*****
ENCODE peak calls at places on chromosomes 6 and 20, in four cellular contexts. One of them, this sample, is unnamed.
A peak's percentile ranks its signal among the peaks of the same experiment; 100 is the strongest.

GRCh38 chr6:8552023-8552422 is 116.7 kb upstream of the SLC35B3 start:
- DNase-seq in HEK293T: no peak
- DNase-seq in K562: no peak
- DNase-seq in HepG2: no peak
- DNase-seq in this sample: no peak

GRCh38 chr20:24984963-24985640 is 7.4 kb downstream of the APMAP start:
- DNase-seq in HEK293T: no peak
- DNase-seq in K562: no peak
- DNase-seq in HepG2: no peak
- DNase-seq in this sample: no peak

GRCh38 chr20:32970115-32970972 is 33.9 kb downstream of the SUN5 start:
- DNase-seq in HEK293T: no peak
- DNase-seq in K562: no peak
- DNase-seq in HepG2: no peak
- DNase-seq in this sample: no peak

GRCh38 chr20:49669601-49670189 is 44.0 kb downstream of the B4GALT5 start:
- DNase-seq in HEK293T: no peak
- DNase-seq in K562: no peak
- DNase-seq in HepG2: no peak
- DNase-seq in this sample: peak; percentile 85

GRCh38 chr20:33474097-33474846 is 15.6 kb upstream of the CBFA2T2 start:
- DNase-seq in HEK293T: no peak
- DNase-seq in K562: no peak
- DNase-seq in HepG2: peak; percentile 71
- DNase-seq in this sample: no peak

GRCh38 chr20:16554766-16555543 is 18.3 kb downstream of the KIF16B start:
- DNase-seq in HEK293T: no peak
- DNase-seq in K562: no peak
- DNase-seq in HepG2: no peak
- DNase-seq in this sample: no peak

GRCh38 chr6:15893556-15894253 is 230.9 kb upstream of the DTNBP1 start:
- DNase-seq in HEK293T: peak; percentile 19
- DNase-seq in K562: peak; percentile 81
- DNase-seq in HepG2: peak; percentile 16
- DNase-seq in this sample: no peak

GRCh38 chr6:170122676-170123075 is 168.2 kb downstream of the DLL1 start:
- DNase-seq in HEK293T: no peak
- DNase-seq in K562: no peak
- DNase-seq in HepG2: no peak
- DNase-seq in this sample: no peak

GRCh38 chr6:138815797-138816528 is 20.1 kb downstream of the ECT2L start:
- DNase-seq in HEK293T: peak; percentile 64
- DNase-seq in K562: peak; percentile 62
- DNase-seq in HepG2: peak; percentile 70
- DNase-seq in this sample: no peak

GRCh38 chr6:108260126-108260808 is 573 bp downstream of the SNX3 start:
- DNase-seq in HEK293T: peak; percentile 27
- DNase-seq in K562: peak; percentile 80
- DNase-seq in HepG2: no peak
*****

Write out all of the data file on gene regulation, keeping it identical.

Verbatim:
ENCODE peak calls at places on chromosomes 6 and 20, in four cellular contexts. One of them, this sample, is unnamed.
A peak's percentile ranks its signal among the peaks of the same experiment; 100 is the strongest.

GRCh38 chr6:8552023-8552422 is 116.7 kb upstream of the SLC35B3 start:
- DNase-seq in HEK293T: no peak
- DNase-seq in K562: no peak
- DNase-seq in HepG2: no peak
- DNase-seq in this sample: no peak

GRCh38 chr20:24984963-24985640 is 7.4 kb downstream of the APMAP start:
- DNase-seq in HEK293T: no peak
- DNase-seq in K562: no peak
- DNase-seq in HepG2: no peak
- DNase-seq in this sample: no peak

GRCh38 chr20:32970115-32970972 is 33.9 kb downstream of the SUN5 start:
- DNase-seq in HEK293T: no peak
- DNase-seq in K562: no peak
- DNase-seq in HepG2: no peak
- DNase-seq in this sample: no peak

GRCh38 chr20:49669601-49670189 is 44.0 kb downstream of the B4GALT5 start:
- DNase-seq in HEK293T: no peak
- DNase-seq in K562: no peak
- DNase-seq in HepG2: no peak
- DNase-seq in this sample: peak; percentile 85

GRCh38 chr20:33474097-33474846 is 15.6 kb upstream of the CBFA2T2 start:
- DNase-seq in HEK293T: no peak
- DNase-seq in K562: no peak
- DNase-seq in HepG2: peak; percentile 71
- DNase-seq in this sample: no peak

GRCh38 chr20:16554766-16555543 is 18.3 kb downstream of the KIF16B start:
- DNase-seq in HEK293T: no peak
- DNase-seq in K562: no peak
- DNase-seq in HepG2: no peak
- DNase-seq in this sample: no peak

GRCh38 chr6:15893556-15894253 is 230.9 kb upstream of the DTNBP1 start:
- DNase-seq in HEK293T: peak; percentile 19
- DNase-seq in K562: peak; percentile 81
- DNase-seq in HepG2: peak; percentile 16
- DNase-seq in this sample: no peak

GRCh38 chr6:170122676-170123075 is 168.2 kb downstream of the DLL1 start:
- DNase-seq in HEK293T: no peak
- DNase-seq in K562: no peak
- DNase-seq in HepG2: no peak
- DNase-seq in this sample: no peak

GRCh38 chr6:138815797-138816528 is 20.1 kb downstream of the ECT2L start:
- DNase-seq in HEK293T: peak; percentile 64
- DNase-seq in K562: peak; percentile 62
- DNase-seq in HepG2: peak; percentile 70
- DNase-seq in this sample: no peak

GRCh38 chr6:108260126-108260808 is 573 bp downstream of the SNX3 start:
- DNase-seq in HEK293T: peak; percentile 27
- DNase-seq in K562: peak; percentile 80
- DNase-seq in HepG2: no peak